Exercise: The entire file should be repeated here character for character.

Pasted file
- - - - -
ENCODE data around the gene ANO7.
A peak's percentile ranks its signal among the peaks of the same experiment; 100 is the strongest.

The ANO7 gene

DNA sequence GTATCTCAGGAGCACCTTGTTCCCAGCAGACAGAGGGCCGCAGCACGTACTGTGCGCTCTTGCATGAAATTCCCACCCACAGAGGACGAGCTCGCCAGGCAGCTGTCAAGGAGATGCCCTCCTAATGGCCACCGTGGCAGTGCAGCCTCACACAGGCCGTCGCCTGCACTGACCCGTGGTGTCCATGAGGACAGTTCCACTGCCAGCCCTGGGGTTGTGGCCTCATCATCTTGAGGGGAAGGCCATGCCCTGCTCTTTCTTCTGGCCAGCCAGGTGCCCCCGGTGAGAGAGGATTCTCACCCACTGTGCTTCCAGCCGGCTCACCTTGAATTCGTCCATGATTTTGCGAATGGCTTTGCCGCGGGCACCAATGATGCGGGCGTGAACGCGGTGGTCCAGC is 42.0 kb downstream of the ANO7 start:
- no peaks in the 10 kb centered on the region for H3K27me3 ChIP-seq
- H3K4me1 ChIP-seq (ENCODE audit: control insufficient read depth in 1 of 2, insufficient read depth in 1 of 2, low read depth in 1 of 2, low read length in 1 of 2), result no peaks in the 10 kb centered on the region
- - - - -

ENCODE data around the gene ANO7.
A peak's percentile ranks its signal among the peaks of the same experiment; 100 is the strongest.

The ANO7 gene

DNA sequence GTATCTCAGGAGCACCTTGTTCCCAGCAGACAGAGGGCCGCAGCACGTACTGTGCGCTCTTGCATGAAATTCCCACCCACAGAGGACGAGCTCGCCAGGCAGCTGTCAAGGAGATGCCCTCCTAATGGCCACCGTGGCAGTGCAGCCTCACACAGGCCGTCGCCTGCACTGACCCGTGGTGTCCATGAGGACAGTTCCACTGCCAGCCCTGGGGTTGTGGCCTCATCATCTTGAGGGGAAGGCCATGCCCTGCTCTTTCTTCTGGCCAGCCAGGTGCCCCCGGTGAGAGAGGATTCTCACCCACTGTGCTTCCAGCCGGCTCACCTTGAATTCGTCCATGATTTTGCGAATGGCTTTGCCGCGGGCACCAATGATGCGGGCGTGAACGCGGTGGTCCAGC is 42.0 kb downstream of the ANO7 start:
- no peaks in the 10 kb centered on the region for H3K27me3 ChIP-seq
- H3K4me1 ChIP-seq (ENCODE audit: control insufficient read depth in 1 of 2, insufficient read depth in 1 of 2, low read depth in 1 of 2, low read length in 1 of 2), result no peaks in the 10 kb centered on the region